Knight Of The Mind

I'll do my best to present a philosophical and generally conservative look at current events and life, the universe and everything. Readers are invited to take all that's posted herein with a grain of salt. or if they prefer, a grain of salt, a slice of lime and a shot of tequila.

Name:
Location: Alexandria, Virginia, United States

Greetings and welcome. My name is Steve, I'm 35 years old and I work for the US Army as an Operations Research Analyst. Hence my blog title Knight Of The Mind.

Friday, January 14, 2005

How Not To Reform The Tort System

Tort reform became an issue that the Maryland State Legislature could no longer duck. In a beautiful gesture of irony, a lobby of medical doctors served the legislature with an ultimatum. The language was no doubt the flowery pufffspeak of academia, but the message rang loud and clear: "Fix this broken system, or we walk off the job and you can take a break from your law offices and treat the sick, the halt and the lame yourselves."

The legal community didn't enjoy being served this notice anymore than the typical deadbeat father would enjoy being served with a summons for an alimony hearing. They even got their briefs in order and mounted a blistering counterattack. One talented personal injury attorney pointed out the fact that 3% of Maryland's Doctors were targeted with 50% of the litigation.

This clever argument tells a pointed partial truth that obscures vital information, relevant to the matter at hand. Attorney Irvin Kramer fails to point the specialization of the target doctors. This ignores the fact that practices such as OB/GYN are targeted far more often than others. This selective targeting denudes the health care system of certain vital specialties which some people quite literally could die without. Athwart Kramer's clever rebuttal, the fact that 3% of the doctors eat 50% of the pounding is the obvious truth that which 3% get annihilated matters greatly.

Another point that goes under the bridge and down the river involves how insurance companies operate. The insurance companies have two competing imperatives. They have to earn a reasonable profit and they have to set premiums that doctors can actually afford to pay. This means that if the cost of insuring the local Optimologist goes up by 300% because of repeated, beligerent litigation, the insurer would logically jack the premiums up 300% to keep his bottom line from drooping below cost level.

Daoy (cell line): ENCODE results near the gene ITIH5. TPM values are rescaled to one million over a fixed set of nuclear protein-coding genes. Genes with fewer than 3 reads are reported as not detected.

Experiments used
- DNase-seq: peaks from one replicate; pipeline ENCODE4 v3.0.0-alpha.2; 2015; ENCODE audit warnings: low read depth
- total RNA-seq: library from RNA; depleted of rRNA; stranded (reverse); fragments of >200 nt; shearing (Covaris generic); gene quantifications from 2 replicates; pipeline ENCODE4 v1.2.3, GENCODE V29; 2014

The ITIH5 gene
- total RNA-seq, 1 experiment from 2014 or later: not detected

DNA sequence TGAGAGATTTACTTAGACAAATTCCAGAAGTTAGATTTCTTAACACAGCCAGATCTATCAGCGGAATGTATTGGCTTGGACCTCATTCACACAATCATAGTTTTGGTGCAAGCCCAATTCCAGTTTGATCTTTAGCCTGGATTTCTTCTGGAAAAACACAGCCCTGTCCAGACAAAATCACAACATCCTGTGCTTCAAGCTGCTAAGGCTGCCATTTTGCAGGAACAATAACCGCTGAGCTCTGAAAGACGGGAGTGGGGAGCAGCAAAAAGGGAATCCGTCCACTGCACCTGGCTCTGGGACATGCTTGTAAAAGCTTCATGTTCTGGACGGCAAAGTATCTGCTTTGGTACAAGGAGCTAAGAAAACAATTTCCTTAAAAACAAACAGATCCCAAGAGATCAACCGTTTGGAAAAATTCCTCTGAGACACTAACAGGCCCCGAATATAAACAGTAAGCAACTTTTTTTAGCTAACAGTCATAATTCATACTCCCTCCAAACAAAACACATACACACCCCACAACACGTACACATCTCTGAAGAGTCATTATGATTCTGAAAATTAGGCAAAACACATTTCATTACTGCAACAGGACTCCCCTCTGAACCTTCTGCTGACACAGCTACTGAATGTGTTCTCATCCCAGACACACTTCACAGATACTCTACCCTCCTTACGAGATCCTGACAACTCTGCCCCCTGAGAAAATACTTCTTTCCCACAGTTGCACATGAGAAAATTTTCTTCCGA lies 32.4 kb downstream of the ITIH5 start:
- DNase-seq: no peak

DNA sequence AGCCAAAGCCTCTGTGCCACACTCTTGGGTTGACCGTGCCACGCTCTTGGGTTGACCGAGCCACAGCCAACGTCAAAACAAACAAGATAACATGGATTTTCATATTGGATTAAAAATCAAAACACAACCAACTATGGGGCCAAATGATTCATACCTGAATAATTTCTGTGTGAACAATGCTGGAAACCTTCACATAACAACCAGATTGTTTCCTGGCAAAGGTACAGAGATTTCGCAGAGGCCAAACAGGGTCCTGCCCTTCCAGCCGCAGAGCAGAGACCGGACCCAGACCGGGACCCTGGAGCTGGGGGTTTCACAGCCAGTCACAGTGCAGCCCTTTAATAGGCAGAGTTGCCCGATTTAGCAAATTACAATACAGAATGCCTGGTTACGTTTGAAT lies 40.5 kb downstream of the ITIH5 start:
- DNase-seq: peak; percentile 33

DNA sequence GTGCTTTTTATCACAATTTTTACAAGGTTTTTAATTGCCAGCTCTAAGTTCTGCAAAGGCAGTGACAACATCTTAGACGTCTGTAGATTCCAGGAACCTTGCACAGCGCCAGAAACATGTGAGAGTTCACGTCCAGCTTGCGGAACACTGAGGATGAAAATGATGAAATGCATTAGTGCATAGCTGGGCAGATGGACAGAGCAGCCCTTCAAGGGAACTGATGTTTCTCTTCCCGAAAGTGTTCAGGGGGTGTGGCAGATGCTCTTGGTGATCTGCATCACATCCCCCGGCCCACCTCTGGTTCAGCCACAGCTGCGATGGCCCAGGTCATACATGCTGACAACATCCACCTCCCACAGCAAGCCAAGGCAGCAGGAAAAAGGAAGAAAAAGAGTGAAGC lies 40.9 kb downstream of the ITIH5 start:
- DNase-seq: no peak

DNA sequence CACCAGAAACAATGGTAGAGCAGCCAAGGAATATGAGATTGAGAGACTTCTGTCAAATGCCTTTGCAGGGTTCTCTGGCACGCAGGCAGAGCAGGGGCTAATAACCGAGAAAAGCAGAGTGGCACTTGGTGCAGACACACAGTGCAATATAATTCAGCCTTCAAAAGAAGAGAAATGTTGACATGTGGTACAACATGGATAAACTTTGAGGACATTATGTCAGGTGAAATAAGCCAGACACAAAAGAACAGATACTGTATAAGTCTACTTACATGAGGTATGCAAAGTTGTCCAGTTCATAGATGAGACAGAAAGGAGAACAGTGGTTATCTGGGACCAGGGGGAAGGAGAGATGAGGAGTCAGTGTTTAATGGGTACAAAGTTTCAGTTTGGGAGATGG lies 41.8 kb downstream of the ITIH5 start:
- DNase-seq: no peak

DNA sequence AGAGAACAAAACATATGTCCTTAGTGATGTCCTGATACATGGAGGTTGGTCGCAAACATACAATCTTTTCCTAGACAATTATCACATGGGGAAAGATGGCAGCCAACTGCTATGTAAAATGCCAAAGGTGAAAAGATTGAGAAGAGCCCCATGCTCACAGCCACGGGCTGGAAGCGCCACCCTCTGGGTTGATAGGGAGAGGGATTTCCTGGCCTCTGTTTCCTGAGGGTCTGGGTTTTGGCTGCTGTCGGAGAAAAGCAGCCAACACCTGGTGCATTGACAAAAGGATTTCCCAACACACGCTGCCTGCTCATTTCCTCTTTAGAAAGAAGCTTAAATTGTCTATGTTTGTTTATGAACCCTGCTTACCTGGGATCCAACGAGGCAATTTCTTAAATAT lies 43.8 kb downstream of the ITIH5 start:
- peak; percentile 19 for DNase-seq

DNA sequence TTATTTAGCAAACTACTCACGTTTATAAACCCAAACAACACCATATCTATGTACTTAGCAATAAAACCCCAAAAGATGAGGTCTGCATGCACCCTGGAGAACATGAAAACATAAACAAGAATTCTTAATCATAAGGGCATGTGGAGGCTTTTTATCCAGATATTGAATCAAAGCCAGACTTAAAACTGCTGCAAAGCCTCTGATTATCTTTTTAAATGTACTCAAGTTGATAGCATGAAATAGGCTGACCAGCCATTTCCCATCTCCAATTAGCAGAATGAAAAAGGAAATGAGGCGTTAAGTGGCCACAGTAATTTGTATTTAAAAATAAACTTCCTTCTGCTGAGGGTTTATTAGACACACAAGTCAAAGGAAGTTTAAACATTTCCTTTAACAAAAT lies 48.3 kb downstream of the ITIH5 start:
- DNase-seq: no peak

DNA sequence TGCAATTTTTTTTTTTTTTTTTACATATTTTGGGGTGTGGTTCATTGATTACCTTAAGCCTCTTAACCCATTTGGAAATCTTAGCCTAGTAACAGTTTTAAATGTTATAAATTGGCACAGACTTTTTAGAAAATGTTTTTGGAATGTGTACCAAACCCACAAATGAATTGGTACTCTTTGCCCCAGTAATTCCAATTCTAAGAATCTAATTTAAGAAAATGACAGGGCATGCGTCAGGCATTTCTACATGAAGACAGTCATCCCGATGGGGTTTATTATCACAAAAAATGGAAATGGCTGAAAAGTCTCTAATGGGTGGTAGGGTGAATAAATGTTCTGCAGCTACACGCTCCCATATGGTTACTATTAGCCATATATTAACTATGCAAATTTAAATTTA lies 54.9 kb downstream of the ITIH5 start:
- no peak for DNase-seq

This is where logical runs into a cold brick wall. The one or two targeted specialties soon find themselves incapable of buying malpractice insurance and comtemplate taking up golfing as more than just a hobby. This kills the goose that lays the insurance company's golden egg, so Gieco et al. now face a dilemna. In order to solve this dilemna, they spread costs. All the dentists, podiatrists and neurologists in Maryland get an extra Christmas present in the mail, the next time a set of insurance bills arrive in the mail.

The attorney's, if they were nicer than most other human beings, would stop right here and say "Wow, this won't work. We'd better make sure our plaintiffs are bringing legitimate acts of malpractice to the table, before we represent them and negotiate renumeration." Of course, lawyers are normal human beings, like the rest of us. They see money on the table, they have what it takes to get that money; lot's of it. Hence they react like a pool of sharks aswim in a current of chummed-up water.

So that brings the situation to a tenuous head and throws the pass to the Maryland Legislature. The situation is exacerbated for the litigators and law makers by a governor who jumps in on the side of the medical doctors, both fists swinging. The populists with pitchforks, (Ok, so maybe these populists all drive Lexi) converge upon the statehouse and demand a solution.

The legislature consists of law makers. Talk to a typical law school candidate and he'll tell you that lawyers should make the laws because only they truly understand them. Of course, these lawyers than further convolute these laws so that even lawyers themselves no longer read them all 5 X 5, but that's a subject for another rant on another day.